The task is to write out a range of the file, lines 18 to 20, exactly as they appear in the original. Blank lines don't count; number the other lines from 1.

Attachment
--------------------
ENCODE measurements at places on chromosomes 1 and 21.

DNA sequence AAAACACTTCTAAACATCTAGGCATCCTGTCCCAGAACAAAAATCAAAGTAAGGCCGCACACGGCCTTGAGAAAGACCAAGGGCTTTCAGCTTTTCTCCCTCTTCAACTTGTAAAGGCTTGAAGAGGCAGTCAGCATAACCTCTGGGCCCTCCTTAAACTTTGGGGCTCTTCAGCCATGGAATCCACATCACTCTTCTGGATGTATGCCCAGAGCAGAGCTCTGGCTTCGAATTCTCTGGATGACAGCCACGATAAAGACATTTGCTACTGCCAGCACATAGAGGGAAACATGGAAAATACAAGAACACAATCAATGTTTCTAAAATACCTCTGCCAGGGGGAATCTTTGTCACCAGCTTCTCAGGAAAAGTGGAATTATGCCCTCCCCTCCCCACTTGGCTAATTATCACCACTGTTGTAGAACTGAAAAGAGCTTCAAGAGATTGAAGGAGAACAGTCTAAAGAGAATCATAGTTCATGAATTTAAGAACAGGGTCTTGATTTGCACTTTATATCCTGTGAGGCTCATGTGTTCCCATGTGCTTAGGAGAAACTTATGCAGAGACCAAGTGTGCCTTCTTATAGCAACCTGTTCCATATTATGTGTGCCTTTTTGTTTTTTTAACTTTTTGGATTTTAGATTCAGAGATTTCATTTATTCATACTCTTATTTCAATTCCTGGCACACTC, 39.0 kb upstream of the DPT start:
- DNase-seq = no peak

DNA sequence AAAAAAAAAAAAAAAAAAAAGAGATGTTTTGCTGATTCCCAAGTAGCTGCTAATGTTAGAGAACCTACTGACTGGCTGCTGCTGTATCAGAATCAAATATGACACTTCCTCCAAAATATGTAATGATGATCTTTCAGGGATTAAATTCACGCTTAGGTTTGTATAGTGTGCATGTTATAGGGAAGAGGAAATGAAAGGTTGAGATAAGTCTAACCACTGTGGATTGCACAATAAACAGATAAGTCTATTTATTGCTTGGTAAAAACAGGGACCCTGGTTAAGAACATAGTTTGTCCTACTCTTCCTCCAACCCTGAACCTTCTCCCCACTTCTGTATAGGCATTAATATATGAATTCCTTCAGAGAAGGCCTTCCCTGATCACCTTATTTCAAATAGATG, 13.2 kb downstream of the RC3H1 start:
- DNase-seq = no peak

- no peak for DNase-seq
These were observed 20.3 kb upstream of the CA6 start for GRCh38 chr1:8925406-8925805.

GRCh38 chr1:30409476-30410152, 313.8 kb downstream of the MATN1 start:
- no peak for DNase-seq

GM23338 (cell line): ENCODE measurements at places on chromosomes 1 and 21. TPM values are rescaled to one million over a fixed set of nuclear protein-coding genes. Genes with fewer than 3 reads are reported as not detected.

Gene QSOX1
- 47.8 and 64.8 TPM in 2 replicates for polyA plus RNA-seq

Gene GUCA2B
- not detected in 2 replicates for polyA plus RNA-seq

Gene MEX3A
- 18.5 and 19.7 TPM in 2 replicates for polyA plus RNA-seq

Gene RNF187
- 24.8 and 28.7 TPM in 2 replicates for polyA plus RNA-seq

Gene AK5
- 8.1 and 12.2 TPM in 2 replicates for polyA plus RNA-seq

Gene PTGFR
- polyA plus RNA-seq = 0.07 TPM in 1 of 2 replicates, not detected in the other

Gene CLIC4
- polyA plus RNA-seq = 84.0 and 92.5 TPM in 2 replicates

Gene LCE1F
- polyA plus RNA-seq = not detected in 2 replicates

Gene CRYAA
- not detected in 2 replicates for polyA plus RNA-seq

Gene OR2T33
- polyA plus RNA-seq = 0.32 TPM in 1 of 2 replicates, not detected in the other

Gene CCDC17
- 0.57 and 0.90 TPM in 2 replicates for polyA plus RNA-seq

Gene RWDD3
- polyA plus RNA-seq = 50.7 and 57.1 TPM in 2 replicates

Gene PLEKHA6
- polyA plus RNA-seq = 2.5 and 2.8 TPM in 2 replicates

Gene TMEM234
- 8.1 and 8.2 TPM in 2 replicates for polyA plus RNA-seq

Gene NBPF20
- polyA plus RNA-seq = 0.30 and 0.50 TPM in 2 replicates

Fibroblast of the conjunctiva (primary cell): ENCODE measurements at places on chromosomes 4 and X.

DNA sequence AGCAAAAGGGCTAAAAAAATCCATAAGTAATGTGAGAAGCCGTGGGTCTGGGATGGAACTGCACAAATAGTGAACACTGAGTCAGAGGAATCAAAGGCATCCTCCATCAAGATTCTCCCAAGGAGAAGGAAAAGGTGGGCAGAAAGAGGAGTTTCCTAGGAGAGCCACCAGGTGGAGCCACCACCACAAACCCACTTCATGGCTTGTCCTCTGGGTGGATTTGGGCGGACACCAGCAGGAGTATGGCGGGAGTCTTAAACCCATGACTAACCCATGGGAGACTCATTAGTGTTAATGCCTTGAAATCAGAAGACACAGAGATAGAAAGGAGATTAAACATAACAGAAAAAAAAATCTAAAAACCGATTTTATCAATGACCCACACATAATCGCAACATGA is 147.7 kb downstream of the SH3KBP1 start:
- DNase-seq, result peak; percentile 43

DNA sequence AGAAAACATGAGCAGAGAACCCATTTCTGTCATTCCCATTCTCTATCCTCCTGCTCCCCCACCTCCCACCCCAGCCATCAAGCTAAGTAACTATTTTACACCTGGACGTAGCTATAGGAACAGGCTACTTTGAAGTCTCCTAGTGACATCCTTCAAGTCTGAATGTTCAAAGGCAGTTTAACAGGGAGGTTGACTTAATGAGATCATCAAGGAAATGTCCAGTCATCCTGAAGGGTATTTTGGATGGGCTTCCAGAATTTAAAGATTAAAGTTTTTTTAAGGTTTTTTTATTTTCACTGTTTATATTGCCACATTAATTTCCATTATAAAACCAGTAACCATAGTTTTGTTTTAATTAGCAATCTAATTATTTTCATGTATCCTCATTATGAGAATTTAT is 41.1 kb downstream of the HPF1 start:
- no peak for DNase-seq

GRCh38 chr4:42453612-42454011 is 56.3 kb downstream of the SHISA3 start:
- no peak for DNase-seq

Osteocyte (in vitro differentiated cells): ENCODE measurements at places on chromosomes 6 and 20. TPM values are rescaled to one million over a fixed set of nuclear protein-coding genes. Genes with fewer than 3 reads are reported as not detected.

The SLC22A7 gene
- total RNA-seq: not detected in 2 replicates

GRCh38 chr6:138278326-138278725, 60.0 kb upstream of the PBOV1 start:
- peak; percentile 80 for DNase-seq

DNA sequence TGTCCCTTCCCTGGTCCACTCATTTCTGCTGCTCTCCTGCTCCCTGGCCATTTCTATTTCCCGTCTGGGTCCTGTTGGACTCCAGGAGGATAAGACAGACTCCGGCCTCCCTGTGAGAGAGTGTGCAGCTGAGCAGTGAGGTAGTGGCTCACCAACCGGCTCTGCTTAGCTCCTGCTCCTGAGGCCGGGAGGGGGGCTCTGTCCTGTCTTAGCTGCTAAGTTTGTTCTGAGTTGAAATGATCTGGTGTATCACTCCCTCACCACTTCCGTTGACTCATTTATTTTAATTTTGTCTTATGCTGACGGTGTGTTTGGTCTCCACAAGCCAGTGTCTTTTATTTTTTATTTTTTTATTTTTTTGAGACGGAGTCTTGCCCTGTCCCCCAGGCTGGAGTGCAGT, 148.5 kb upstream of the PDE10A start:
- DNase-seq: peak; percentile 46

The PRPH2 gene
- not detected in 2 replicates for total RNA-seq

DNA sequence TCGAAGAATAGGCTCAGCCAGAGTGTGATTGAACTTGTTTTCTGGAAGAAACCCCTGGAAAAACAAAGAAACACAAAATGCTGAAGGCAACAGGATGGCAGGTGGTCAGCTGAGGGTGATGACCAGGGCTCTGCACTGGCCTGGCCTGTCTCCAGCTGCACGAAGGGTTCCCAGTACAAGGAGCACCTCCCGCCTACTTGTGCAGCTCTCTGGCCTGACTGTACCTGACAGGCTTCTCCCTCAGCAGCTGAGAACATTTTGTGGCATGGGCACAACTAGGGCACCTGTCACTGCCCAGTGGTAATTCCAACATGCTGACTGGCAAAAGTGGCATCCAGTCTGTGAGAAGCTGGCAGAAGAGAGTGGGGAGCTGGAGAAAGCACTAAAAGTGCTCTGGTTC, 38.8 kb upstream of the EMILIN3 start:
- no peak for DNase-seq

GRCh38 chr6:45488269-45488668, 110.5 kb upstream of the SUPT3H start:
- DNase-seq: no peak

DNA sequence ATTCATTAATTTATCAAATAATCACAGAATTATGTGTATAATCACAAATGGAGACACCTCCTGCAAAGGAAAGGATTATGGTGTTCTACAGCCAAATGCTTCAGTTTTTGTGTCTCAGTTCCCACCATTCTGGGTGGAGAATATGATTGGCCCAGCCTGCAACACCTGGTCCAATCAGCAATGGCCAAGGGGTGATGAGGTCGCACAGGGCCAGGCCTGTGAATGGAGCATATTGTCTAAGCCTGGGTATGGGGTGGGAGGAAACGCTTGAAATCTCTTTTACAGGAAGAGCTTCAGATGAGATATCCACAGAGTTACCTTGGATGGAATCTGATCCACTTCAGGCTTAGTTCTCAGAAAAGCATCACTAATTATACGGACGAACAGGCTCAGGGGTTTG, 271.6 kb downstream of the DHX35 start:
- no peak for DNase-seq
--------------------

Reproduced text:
- 24.8 and 28.7 TPM in 2 replicates for polyA plus RNA-seq

Gene AK5
- 8.1 and 12.2 TPM in 2 replicates for polyA plus RNA-seq